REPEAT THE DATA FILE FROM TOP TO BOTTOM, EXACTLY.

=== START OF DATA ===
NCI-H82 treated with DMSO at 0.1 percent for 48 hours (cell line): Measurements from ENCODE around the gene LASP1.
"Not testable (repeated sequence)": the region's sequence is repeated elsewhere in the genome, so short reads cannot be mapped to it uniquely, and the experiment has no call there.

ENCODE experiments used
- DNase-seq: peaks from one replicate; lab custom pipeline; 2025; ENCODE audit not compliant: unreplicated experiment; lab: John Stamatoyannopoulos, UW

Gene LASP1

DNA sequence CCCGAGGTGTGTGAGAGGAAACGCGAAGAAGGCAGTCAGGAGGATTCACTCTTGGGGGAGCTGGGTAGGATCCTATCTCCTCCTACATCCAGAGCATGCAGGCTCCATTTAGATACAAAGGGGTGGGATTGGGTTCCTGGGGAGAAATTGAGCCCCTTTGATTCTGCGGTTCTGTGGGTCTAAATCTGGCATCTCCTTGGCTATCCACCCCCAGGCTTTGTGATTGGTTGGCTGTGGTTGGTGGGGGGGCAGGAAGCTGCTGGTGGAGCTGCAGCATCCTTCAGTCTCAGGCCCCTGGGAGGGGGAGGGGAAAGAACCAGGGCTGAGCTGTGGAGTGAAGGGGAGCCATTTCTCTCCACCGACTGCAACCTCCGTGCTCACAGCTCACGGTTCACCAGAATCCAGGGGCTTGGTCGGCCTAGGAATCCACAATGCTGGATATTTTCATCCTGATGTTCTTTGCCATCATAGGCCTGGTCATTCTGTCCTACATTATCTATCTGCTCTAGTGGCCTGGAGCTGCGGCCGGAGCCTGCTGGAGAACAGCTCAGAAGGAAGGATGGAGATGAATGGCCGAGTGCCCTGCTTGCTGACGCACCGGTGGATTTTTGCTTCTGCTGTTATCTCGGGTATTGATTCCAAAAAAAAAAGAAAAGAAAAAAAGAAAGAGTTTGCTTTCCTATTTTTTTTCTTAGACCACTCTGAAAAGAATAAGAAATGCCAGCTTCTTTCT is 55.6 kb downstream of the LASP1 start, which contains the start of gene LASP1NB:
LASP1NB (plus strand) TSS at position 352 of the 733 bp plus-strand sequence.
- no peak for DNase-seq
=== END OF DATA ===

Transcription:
NCI-H82 treated with DMSO at 0.1 percent for 48 hours (cell line): Measurements from ENCODE around the gene LASP1.
"Not testable (repeated sequence)": the region's sequence is repeated elsewhere in the genome, so short reads cannot be mapped to it uniquely, and the experiment has no call there.

ENCODE experiments used
- DNase-seq: peaks from one replicate; lab custom pipeline; 2025; ENCODE audit not compliant: unreplicated experiment; lab: John Stamatoyannopoulos, UW

Gene LASP1

DNA sequence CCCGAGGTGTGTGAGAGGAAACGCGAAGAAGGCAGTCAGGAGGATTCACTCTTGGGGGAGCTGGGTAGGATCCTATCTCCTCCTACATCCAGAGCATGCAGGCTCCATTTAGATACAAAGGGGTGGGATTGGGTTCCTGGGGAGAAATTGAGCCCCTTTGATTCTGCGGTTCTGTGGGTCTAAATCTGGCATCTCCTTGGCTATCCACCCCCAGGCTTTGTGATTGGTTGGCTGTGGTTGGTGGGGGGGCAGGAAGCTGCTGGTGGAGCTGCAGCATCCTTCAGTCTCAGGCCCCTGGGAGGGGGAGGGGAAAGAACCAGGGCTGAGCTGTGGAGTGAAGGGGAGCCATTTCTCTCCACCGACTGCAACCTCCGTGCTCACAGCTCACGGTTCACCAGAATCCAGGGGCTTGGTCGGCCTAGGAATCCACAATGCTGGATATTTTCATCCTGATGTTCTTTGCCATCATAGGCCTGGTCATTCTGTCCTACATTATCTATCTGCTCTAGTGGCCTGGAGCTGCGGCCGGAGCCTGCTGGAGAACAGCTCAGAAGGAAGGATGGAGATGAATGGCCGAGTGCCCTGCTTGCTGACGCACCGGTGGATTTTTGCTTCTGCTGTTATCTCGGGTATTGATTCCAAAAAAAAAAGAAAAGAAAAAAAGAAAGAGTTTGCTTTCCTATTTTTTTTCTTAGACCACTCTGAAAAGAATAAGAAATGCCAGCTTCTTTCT is 55.6 kb downstream of the LASP1 start, which contains the start of gene LASP1NB:
LASP1NB (plus strand) TSS at position 352 of the 733 bp plus-strand sequence.
- no peak for DNase-seq